Local biodiversity facts

Cape Sugarbird | ©Arne Purves
Cape Sugarbird | © Arne Purves

  • South Africa has the second highest number of plant extinctions in the world.
     
  • 70% of the Cape Floral Kingdom’s 9 600 plant species are found nowhere else on earth. About 20% of these are Red Data listed.
     
  • Cape Town itself is home to about 3 000 indigenous plant species, 190 are endemic, 318 are considered threatened and 13 are extinct or extinct in the wild.
     
  • The Cape Town Lowlands area supports more than 1 466 plant species in 1 874 km² of which 76 are endemic and 203 are considered threatened.
     
  • The Cape Town Lowlands area has the highest concentration of threatened plants per area of remaining vegetation in the world.
     
  • The Cape Peninsula Mountain Chain supports 2 285 plant species in 471 km², of which 158 are endemic.
     
  • 83 mammal species remain in Cape Town, 24 Red Data listed and three recently extinct.
     
  • 361 bird species live in Cape Town – ten are endangered, 22 are Red Data listed and at least three species have become extinct in recent years.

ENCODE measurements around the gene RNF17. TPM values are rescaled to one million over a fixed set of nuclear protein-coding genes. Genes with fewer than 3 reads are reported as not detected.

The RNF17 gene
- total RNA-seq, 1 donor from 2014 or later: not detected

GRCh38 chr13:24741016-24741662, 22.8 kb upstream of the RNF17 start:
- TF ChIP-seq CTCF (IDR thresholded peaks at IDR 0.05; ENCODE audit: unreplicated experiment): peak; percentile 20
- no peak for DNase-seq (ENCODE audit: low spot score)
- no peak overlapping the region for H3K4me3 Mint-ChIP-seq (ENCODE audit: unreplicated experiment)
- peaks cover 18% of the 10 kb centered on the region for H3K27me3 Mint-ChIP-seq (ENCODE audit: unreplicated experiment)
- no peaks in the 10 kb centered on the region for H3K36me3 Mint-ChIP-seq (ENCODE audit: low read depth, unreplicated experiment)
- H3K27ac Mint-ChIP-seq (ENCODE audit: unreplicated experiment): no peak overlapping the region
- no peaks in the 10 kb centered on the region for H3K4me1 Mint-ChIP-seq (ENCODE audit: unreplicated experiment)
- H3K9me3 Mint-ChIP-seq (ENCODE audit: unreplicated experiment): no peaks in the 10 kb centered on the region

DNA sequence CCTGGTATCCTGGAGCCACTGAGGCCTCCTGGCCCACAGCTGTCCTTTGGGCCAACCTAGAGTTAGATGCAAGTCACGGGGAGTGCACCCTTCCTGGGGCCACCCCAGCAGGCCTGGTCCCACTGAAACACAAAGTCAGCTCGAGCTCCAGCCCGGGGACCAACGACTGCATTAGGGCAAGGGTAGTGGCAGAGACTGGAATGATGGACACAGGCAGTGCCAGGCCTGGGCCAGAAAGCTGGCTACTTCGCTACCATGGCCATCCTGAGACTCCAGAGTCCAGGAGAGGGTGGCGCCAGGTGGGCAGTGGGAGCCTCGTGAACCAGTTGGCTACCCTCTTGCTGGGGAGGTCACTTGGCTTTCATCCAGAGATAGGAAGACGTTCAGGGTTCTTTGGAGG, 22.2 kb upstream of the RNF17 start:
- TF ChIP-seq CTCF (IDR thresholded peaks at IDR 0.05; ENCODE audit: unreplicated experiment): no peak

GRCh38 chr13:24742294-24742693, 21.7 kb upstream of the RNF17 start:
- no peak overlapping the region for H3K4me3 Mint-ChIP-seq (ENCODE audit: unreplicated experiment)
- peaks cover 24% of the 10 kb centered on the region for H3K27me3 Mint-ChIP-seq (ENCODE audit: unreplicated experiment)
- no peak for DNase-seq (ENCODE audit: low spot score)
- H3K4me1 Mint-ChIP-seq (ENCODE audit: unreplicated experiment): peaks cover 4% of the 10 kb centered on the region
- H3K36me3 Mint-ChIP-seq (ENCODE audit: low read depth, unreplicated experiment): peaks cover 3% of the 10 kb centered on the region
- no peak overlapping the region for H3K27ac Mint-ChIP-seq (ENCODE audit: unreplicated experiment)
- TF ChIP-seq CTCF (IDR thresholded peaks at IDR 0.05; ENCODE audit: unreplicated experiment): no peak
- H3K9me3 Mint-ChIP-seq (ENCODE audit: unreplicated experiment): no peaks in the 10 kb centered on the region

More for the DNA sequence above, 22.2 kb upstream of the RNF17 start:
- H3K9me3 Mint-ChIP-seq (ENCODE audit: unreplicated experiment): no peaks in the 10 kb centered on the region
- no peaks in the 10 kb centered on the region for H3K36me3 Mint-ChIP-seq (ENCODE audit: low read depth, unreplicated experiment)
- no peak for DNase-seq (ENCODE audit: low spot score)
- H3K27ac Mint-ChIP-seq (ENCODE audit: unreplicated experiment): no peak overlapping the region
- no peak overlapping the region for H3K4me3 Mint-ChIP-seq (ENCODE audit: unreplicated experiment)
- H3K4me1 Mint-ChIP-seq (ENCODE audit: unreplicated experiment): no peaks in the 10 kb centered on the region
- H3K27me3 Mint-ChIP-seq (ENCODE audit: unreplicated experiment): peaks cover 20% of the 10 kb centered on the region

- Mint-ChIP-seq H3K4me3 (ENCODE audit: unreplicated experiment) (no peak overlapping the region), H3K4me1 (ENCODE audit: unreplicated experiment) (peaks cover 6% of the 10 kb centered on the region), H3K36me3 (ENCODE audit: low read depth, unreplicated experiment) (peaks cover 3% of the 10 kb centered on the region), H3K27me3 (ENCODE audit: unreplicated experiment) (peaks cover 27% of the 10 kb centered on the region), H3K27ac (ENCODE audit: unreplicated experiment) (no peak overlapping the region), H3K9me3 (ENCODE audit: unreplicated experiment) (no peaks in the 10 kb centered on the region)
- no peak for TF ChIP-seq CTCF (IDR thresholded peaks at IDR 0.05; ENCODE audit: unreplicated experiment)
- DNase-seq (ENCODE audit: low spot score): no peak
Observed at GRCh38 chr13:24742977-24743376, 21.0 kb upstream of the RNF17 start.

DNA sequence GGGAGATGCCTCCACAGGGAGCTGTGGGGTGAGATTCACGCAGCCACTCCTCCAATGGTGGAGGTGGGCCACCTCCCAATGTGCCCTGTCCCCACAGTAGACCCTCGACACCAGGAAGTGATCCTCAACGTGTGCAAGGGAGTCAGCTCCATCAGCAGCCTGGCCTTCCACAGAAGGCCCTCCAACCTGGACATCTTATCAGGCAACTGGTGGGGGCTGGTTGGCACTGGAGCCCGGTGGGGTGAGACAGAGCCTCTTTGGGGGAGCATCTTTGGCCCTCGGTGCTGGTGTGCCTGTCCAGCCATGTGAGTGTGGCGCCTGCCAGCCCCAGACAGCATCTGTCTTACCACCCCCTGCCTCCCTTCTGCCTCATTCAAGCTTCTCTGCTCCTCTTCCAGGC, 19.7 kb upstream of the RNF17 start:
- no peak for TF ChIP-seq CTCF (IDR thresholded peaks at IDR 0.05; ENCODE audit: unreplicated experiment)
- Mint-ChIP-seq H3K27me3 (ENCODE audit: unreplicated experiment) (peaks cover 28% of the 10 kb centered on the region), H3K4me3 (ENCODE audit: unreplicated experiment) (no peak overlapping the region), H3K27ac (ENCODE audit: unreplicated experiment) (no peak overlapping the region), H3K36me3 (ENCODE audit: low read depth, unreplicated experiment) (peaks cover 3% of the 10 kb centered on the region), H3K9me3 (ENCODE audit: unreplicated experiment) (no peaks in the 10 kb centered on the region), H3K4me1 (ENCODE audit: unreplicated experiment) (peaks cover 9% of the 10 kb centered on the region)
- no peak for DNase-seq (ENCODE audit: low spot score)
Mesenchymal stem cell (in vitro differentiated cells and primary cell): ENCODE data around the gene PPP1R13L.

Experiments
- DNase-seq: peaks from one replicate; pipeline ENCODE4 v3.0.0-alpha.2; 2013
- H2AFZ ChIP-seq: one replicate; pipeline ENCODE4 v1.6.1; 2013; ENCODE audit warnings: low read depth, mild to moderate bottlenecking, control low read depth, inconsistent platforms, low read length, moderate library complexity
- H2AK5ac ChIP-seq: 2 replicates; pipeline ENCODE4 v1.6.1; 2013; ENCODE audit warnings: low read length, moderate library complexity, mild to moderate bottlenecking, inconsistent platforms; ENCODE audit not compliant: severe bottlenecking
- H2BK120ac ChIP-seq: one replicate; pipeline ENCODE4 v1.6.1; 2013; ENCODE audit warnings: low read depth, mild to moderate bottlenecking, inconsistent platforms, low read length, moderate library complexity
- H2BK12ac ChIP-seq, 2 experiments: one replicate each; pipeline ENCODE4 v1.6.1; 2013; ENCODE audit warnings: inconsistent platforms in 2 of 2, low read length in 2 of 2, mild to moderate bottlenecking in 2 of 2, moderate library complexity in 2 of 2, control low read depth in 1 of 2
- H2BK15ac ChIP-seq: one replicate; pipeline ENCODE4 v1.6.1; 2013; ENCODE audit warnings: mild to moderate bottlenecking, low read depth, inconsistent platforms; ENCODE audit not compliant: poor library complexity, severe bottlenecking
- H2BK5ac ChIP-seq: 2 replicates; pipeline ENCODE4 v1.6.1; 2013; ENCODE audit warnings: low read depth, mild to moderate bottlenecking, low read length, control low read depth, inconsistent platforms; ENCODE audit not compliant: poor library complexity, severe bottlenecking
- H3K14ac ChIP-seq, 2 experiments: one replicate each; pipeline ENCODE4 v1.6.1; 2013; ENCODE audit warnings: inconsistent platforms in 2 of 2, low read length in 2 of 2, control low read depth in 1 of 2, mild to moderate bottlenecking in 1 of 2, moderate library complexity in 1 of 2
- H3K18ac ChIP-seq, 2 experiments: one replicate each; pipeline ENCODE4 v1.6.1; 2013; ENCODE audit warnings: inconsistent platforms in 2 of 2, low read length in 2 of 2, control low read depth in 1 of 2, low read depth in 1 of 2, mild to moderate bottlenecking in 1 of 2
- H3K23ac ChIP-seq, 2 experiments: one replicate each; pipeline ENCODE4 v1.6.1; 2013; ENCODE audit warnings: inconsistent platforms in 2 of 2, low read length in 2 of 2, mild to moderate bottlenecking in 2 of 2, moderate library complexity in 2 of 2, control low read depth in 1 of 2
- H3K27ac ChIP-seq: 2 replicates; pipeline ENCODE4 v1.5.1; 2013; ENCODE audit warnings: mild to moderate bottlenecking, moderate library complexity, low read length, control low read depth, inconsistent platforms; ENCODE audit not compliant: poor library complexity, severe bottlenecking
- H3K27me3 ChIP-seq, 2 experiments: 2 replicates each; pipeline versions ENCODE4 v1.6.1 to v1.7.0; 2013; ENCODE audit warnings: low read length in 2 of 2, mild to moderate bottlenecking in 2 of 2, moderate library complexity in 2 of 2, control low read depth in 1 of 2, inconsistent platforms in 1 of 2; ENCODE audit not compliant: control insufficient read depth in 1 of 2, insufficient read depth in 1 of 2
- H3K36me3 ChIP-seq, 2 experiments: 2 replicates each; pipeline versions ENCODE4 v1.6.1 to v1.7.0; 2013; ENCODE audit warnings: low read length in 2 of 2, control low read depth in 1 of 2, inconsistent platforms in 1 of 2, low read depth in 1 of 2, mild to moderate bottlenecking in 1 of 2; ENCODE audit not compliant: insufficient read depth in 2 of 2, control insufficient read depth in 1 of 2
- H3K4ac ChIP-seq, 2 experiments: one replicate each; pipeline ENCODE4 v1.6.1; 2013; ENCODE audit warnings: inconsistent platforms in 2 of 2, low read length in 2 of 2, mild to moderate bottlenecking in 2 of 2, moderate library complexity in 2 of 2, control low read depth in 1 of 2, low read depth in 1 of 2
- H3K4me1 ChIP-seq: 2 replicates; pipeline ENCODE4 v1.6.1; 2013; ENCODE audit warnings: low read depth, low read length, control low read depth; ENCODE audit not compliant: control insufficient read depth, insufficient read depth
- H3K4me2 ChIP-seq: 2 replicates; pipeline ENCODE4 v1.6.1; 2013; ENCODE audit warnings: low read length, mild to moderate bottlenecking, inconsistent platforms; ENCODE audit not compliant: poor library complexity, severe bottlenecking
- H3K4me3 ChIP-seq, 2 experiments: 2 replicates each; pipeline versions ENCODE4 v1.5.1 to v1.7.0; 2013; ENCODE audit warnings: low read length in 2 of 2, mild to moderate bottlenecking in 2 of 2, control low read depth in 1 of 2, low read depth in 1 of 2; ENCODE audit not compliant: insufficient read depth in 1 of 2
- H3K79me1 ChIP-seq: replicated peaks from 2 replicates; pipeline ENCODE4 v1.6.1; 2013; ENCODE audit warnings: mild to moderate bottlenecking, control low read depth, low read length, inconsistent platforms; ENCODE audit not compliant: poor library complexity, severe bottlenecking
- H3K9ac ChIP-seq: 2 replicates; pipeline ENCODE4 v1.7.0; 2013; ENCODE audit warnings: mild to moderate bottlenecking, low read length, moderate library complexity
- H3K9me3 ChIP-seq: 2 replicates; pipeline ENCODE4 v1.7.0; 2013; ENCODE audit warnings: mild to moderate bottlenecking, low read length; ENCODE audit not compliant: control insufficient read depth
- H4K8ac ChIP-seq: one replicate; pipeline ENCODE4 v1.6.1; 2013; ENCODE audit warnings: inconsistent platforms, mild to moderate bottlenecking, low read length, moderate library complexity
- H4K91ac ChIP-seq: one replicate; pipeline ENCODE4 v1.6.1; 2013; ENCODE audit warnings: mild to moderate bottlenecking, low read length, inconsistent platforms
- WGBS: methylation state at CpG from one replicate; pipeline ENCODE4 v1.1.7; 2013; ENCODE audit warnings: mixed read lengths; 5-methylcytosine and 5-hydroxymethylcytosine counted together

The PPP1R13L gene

• There are numerous invertebrate species in Cape Town, approximately 111 of them are endemic in the Cape Peninsula Mountain Chain alone.
     
  • There are 27 amphibian species in Cape Town of which ten are listed as Red Data species.
     
  • 57 reptile species, of which five are Red Date species and three are locally extinct, are found in Cape Town.
     
  • 24 fish species are dependent on Cape Town’s estuaries.
     
  • There are 18 different national terrestrial vegetation types found in Cape Town. 14 of these are threatened owing to habitat transformation.
     
  • Cape Town contains remnants of the nationally most-threatened vegetation types: Lourensford Alluvium Fynbos, Swartland Shale Renosterveld and Swartland Silcrete Renosterveld.
     
  • Many globally important horticultural plants originate in Cape Town and the Cape Floral Kingdom in general. These include geraniums, gladioli, freesias, ixias, pincushions and gazanias.The Western Cape is also a world centre of bulb diversity.

Endemic: only found in the particular area referred to, e.g. Cape Town Metro Area.
Red Data List: a national list, based on internationally recognised criteria, of species threatened with extinction.

source: SMART Living Handbook

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